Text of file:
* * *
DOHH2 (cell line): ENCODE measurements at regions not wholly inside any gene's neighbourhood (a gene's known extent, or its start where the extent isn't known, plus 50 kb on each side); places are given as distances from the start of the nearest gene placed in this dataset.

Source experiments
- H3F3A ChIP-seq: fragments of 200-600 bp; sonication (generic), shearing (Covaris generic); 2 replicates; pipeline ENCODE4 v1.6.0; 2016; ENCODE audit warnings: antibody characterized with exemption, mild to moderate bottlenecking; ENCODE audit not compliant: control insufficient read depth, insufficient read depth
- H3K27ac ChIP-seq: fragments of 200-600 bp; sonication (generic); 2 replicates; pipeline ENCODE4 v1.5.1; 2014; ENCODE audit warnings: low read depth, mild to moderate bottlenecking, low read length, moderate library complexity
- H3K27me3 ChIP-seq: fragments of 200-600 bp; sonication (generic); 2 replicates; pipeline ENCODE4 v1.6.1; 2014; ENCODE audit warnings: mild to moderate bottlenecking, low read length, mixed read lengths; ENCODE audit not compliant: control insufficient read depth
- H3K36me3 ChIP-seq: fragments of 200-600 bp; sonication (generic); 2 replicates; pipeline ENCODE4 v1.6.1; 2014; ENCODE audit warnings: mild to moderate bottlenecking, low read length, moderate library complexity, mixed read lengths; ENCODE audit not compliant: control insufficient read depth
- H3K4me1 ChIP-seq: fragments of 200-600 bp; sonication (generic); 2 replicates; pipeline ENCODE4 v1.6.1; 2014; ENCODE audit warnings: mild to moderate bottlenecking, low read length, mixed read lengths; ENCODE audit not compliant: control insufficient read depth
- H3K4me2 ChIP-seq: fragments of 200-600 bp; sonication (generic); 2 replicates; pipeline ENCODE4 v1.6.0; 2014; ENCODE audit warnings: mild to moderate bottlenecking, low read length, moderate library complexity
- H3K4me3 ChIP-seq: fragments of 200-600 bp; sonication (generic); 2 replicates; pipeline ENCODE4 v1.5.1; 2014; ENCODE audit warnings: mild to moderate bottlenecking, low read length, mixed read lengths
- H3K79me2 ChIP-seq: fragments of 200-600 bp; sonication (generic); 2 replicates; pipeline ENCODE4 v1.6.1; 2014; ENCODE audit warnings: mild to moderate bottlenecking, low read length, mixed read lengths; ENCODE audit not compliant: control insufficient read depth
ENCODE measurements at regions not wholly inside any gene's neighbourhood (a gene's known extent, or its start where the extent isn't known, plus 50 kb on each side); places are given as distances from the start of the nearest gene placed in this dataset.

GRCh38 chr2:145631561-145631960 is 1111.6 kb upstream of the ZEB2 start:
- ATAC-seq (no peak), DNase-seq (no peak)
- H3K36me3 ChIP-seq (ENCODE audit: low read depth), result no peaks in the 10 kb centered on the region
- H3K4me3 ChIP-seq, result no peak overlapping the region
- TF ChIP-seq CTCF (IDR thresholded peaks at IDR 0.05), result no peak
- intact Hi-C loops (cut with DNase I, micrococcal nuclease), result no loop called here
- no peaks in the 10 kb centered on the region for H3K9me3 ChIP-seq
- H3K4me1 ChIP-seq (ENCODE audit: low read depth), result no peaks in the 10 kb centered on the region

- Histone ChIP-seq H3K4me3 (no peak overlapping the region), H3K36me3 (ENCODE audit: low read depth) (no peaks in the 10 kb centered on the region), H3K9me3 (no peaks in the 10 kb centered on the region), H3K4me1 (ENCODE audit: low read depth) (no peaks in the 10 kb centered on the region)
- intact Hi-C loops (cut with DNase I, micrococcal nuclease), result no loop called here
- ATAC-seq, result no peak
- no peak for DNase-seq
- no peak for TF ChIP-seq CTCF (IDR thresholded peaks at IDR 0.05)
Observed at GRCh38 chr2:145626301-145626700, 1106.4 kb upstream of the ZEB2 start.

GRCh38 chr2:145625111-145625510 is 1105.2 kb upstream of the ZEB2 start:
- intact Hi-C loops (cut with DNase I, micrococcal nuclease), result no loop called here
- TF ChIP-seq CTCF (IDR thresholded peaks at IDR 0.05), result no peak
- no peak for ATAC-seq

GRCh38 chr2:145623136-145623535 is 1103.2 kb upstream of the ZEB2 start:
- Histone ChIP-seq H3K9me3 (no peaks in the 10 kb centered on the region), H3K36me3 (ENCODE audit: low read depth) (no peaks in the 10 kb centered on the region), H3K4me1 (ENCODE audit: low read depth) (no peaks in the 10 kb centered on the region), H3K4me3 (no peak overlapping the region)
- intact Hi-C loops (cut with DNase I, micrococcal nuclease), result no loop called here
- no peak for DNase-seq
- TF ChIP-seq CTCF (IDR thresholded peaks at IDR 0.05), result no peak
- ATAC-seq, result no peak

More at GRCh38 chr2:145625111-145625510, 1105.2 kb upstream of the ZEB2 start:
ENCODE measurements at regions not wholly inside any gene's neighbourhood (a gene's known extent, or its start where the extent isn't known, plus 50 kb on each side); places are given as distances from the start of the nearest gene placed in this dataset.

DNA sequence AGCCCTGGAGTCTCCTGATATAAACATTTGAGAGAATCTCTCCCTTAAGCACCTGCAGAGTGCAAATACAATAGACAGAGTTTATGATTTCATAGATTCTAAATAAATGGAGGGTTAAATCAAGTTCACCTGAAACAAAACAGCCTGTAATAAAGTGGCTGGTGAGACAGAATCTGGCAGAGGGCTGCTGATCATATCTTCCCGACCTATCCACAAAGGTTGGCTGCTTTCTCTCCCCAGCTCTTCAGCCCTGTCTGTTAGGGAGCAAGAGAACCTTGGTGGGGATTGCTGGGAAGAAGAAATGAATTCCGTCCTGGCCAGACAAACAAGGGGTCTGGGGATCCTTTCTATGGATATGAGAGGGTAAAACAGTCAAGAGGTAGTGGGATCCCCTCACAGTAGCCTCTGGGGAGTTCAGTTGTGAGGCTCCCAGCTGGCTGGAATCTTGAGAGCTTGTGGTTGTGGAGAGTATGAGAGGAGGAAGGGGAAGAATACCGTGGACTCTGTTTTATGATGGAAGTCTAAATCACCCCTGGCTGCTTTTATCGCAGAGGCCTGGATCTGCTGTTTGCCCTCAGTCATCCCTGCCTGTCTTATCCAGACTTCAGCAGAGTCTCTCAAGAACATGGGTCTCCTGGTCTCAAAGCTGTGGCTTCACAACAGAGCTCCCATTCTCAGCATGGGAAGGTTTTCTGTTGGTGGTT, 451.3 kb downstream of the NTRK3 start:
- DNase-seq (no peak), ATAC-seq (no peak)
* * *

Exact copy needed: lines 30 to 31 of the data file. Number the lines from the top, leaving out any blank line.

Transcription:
GRCh38 chr2:145623136-145623535 is 1103.2 kb upstream of the ZEB2 start:
- Histone ChIP-seq H3K9me3 (no peaks in the 10 kb centered on the region), H3K36me3 (ENCODE audit: low read depth) (no peaks in the 10 kb centered on the region), H3K4me1 (ENCODE audit: low read depth) (no peaks in the 10 kb centered on the region), H3K4me3 (no peak overlapping the region)